“My product’s a little bit different than most of the patio and townhome builders,” Facundo said. “I’m trying to do more of an upscale, a quality build. Then the neighborhood continues to go in the right direction.”
Jim Gaines, of the Texas A&M Real Estate Center, said it is likely the rule changes will produce development, but what type is far from clear, both to observers and to city officials hoping for particular outcomes.
“Is that development going to be of the type and of the structure and in the price ranges and so on that the planners want it to be? Just wanting it to be ain’t going to make it so,” he said. “Ensuring affordability is one of those political things that’s nice to say, but they don’t know whether it’s going to happen or not. We’ll just have to see how that works out.”
Councilwoman Brenda Stardig, a real estate professional who represents Spring Branch, has a vision to replace her west-side district’s derelict apartments with single-family, middle-class housing.
The development rule changes were passed in support of that approach, but Stardig said residents in District A worry new development could cause drainage problems and are wary of townhomes marching through established neighborhoods.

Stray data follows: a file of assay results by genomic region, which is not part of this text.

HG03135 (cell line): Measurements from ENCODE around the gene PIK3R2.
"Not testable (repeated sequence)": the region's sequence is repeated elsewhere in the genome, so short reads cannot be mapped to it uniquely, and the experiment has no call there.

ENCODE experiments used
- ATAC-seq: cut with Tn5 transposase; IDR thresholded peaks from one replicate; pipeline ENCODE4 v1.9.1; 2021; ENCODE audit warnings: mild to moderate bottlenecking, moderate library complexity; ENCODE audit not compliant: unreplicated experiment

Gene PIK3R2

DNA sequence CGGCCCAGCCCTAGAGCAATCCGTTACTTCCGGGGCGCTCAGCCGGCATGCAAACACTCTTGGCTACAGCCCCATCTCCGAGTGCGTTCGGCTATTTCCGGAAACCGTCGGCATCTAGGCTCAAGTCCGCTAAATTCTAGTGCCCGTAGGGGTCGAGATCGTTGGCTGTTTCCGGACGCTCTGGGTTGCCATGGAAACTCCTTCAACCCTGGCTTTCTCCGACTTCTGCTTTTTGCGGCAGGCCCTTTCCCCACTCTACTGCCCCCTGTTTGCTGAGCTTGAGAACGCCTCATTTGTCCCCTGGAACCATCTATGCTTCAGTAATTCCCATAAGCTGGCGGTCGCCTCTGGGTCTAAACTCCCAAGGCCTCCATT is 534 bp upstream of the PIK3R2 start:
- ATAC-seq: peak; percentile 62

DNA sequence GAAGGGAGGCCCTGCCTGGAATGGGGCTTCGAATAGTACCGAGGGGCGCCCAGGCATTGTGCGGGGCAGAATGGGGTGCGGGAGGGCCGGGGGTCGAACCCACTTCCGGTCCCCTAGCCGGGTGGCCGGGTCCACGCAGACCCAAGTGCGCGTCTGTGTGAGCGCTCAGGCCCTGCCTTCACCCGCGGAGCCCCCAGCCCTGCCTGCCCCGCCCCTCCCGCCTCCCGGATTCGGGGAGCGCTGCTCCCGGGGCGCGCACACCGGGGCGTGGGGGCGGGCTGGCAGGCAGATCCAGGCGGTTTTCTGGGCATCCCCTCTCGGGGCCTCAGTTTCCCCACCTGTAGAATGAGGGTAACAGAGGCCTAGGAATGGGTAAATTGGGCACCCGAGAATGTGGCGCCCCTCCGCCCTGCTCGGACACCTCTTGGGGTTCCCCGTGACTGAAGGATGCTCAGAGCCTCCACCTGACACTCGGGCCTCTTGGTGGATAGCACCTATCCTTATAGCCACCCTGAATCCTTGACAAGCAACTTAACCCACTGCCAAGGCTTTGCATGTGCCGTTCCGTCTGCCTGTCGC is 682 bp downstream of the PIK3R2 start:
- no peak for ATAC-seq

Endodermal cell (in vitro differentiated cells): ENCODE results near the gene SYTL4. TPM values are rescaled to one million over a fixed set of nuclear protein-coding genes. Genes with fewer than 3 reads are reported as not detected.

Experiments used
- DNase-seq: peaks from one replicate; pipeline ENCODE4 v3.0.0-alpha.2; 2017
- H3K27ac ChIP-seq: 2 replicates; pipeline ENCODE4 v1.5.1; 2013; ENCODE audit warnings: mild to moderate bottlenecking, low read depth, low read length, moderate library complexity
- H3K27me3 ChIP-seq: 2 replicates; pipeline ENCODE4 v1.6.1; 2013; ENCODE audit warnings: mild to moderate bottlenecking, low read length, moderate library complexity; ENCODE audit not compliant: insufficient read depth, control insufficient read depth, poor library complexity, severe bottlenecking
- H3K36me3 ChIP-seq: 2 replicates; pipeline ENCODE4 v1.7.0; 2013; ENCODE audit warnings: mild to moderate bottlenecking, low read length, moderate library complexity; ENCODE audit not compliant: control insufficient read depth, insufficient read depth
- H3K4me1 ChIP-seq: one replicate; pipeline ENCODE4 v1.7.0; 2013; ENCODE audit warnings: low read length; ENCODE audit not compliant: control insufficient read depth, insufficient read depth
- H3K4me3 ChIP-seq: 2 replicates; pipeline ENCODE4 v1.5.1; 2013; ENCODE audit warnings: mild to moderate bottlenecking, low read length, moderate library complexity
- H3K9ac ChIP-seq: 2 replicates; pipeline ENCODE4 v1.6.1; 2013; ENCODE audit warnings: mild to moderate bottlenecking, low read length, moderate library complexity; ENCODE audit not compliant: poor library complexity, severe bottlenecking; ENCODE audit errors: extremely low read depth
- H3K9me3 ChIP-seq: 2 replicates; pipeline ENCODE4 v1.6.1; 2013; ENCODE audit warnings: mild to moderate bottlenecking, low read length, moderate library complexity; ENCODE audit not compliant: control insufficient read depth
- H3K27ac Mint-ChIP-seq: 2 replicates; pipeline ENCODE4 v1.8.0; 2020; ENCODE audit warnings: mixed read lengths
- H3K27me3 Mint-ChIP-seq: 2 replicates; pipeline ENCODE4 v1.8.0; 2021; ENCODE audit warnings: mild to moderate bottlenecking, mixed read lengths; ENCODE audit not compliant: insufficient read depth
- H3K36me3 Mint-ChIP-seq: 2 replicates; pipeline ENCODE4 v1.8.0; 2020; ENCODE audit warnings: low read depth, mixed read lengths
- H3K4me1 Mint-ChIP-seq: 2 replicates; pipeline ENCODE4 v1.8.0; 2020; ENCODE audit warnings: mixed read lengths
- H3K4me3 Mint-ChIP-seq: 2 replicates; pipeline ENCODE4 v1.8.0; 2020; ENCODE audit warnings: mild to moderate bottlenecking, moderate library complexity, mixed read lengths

“They don’t want a three-story structure in the middle of their neighborhood. If it’s in an area that’s undeveloped or in exchange for an apartment community that’s one thing. But to come into the middle of 1950s, ranch-style homes and put a three-story up, that’s unsettling,” Stardig said, though she noted many of her district’s neighborhoods have deed restrictions. “I don’t want to deter good development, but at the same time, I told the developers I wanted to make sure we didn’t undo or hurt any of our established, older neighborhoods in the process of bringing new development. There’s an opportunity for a balance there.”